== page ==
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de Loizaga SR, Clarke-Myers K, R Khoury P, et al. J Patient Exp. 2022;9:237437352211026.
Parents have reported the importance of being involved in discussions with clinicians following adverse events involving their children. This study asked parents and physicians about their perspectives on inclusion of parents in morbidity and mortality (M&M) reviews. Similar to earlier studies, parents wished to be involved, while physicians were concerned that parent involvement would draw attention away from the overall purpose (e.g., quality improvement) of M&M conferences.
Oregon Patient Safety Commission.
This annual Patient Safety Reporting Program (PSRP) publication provides data and analysis of adverse events voluntarily reported to the Oregon Patient Safety Commission. The review of 2021 data discusses the impact of the state adverse event reporting program and upcoming initiative to examine how organizational safety effort prioritization affects care in Oregon.
Ong N, Mimmo L, Barnett D, et al. Dev Med Child Neurol. 2022;Epub May 16.
Patients with intellectual disabilities may be at higher risk for patient safety events. In this study, researchers qualitatively analyzed hospital incident reporting data and identified incidents categories disproportionately experienced by children with intellectual disabilities. These incident categories included medication-intravenous fluid issues, communication failures, clinical deterioration, and care issues identified by parents.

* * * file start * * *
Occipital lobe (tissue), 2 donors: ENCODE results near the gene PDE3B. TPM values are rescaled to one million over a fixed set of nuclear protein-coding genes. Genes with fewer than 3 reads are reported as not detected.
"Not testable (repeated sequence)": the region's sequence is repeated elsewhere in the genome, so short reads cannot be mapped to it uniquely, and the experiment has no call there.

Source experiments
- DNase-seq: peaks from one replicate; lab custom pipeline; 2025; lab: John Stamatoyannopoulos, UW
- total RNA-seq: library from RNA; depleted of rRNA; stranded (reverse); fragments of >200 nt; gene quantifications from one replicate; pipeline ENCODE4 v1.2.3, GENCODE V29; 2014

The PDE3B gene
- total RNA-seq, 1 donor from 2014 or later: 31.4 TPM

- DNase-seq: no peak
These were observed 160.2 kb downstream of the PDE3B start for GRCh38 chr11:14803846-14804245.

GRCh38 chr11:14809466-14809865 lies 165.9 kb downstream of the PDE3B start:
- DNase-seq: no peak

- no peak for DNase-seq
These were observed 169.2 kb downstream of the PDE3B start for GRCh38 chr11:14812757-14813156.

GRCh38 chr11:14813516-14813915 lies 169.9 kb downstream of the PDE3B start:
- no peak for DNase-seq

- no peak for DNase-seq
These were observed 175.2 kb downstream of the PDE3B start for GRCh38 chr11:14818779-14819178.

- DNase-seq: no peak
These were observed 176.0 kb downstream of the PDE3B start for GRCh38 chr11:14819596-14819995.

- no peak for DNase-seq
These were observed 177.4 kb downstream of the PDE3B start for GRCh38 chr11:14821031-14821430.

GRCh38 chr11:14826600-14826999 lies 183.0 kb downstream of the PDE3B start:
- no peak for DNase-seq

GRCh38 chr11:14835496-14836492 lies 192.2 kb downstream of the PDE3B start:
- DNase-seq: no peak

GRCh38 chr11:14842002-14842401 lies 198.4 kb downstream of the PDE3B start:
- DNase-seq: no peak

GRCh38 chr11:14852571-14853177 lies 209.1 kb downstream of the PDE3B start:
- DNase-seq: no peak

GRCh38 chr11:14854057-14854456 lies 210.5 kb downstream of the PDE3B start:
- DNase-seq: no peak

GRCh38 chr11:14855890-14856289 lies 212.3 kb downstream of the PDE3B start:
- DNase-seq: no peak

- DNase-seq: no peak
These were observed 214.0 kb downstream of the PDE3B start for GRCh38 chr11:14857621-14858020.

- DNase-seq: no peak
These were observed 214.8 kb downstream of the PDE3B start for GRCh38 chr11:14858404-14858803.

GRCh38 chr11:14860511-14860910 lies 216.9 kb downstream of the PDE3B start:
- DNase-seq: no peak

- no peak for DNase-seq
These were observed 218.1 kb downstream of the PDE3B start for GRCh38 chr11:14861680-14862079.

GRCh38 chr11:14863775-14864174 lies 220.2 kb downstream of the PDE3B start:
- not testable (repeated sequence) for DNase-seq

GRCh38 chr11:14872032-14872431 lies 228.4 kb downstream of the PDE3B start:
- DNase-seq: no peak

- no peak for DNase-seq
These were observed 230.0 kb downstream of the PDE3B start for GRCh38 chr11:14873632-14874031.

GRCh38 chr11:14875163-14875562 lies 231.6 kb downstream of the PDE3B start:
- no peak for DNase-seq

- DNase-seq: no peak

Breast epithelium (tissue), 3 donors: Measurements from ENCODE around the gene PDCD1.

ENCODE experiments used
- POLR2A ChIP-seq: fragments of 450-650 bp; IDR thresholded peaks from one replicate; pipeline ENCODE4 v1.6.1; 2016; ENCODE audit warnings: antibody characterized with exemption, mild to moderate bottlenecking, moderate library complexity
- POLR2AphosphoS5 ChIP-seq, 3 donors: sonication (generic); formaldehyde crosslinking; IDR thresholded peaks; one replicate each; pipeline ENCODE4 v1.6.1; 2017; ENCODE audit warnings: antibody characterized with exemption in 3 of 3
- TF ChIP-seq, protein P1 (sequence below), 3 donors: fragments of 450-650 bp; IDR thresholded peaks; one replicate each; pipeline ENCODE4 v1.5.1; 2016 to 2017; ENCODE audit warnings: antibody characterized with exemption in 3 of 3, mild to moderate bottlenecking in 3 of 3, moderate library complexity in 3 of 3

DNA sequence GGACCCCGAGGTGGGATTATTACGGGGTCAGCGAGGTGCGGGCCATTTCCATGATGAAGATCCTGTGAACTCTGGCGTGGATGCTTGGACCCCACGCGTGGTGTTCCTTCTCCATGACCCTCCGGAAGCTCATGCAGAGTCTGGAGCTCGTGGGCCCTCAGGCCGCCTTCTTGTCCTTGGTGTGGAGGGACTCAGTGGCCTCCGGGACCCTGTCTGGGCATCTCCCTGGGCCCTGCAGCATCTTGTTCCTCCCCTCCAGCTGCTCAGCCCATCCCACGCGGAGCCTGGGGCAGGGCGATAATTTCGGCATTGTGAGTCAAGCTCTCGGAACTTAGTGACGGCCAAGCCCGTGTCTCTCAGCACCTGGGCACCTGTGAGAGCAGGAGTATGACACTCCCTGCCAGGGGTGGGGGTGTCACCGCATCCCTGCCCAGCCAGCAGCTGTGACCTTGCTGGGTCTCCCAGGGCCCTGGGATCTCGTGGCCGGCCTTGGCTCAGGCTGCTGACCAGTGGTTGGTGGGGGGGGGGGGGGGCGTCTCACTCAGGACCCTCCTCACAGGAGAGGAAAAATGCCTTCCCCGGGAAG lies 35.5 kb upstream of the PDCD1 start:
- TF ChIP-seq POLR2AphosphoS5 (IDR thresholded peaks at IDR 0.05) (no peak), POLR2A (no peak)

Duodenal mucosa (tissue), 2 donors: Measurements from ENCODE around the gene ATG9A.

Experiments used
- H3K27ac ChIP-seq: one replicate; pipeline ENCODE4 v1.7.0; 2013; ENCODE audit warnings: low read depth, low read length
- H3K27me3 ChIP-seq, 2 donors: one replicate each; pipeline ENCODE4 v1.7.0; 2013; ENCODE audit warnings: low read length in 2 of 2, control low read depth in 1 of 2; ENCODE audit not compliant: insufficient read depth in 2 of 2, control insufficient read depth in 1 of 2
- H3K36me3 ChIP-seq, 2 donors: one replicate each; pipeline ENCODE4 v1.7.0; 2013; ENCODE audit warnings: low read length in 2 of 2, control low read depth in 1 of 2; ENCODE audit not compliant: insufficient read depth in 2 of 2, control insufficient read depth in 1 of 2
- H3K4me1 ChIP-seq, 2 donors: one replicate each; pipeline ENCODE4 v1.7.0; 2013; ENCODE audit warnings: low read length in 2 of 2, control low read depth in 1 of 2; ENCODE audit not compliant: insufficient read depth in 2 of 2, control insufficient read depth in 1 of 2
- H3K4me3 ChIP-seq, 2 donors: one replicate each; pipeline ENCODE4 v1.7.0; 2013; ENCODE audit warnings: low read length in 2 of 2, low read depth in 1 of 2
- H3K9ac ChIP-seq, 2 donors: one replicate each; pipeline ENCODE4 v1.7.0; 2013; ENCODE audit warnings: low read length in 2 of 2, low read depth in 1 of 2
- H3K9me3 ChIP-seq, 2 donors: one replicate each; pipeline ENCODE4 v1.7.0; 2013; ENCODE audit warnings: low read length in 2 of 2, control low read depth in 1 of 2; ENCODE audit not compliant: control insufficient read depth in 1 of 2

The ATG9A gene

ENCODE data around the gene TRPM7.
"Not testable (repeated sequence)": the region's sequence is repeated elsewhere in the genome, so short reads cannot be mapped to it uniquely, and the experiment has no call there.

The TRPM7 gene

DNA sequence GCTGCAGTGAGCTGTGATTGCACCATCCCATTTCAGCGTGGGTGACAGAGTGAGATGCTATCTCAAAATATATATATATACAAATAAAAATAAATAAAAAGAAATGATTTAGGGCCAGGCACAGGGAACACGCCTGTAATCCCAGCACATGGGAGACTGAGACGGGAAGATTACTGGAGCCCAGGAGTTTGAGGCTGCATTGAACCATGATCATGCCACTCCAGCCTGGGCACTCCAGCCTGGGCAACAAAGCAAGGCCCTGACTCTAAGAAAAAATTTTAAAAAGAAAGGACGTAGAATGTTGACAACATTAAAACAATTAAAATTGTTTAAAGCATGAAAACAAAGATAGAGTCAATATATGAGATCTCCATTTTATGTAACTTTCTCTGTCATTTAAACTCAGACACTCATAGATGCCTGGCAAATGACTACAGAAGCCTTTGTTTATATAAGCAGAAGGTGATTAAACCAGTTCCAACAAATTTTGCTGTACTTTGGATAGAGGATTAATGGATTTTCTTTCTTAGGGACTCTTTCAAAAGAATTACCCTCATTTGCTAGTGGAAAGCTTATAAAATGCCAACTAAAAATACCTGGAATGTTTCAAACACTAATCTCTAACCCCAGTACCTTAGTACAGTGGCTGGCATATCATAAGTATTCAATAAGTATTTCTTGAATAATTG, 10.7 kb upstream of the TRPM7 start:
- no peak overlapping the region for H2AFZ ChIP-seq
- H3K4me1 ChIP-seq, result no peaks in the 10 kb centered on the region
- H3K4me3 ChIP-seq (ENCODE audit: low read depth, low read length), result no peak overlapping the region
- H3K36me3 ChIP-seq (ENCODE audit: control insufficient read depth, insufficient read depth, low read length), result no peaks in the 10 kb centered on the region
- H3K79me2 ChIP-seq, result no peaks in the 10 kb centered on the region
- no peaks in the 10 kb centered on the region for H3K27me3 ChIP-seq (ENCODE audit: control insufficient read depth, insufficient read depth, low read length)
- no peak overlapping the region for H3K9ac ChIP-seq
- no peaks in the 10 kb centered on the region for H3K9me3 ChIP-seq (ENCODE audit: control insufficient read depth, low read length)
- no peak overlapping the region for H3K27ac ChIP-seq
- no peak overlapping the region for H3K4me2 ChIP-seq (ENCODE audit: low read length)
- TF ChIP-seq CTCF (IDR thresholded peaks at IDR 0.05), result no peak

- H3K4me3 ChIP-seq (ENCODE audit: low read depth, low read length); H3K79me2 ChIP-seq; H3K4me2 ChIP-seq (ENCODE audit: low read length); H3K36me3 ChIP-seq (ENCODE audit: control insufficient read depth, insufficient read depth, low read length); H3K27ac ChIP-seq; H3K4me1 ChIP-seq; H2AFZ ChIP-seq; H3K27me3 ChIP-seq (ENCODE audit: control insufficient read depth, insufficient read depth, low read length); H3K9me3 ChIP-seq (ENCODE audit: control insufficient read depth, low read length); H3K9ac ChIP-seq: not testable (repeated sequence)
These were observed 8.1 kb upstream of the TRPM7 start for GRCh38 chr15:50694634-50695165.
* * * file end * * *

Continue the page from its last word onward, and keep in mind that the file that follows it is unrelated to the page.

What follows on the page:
Järvinen TLN, Rickert J, Lee MJ. Clin Orthop Relat Res. 2013-2022.

This quarterly commentary explores a wide range of subjects associated with patient safety, such as the impact of disruptive behavior on teams, the value of apologies, and safety challenges due to COVID-19. Older materials are available online for free.
Madden C, Lydon S, Murphy AW, et al. Fam Pract. 2022;Epub Apr 20.
Patient complaints and patient-reported incidents can help identify safety issues. This study compared clinician perceptions and patients’ accounts regarding patient safety incidents and identified a significant difference in perceptions about incident severity. Patients’ accounts of incidents commonly described deficiencies related to communication, staff performance, compassion, and respect.

London UK: Patient Safety Learning: 2022.

Unsafe care affects a wide range of individuals and organizations physically, emotionally, and financially. This report examines large system failures in the UK National Health Service to suggest actions that support learning and improvement. The publication highlights how public investigations, government reports, legal actions, and patient complaints can provide information to support the systems approach required to arrive at safe care.
Pennsylvania Patient Safety Authority. Harrisburg, PA: Patient Safety Authority; April 2022.
This report summarizes patient safety improvement work in the state of Pennsylvania and reviews the 2021 activities of the Patient Safety Authority, including the Agency's response to the COVID-19 pandemic, video programs, liaison efforts, publication programs, and the launch of a new learning management system.

J Med Imaging Radiat Oncol. 2022;66(2):165-309.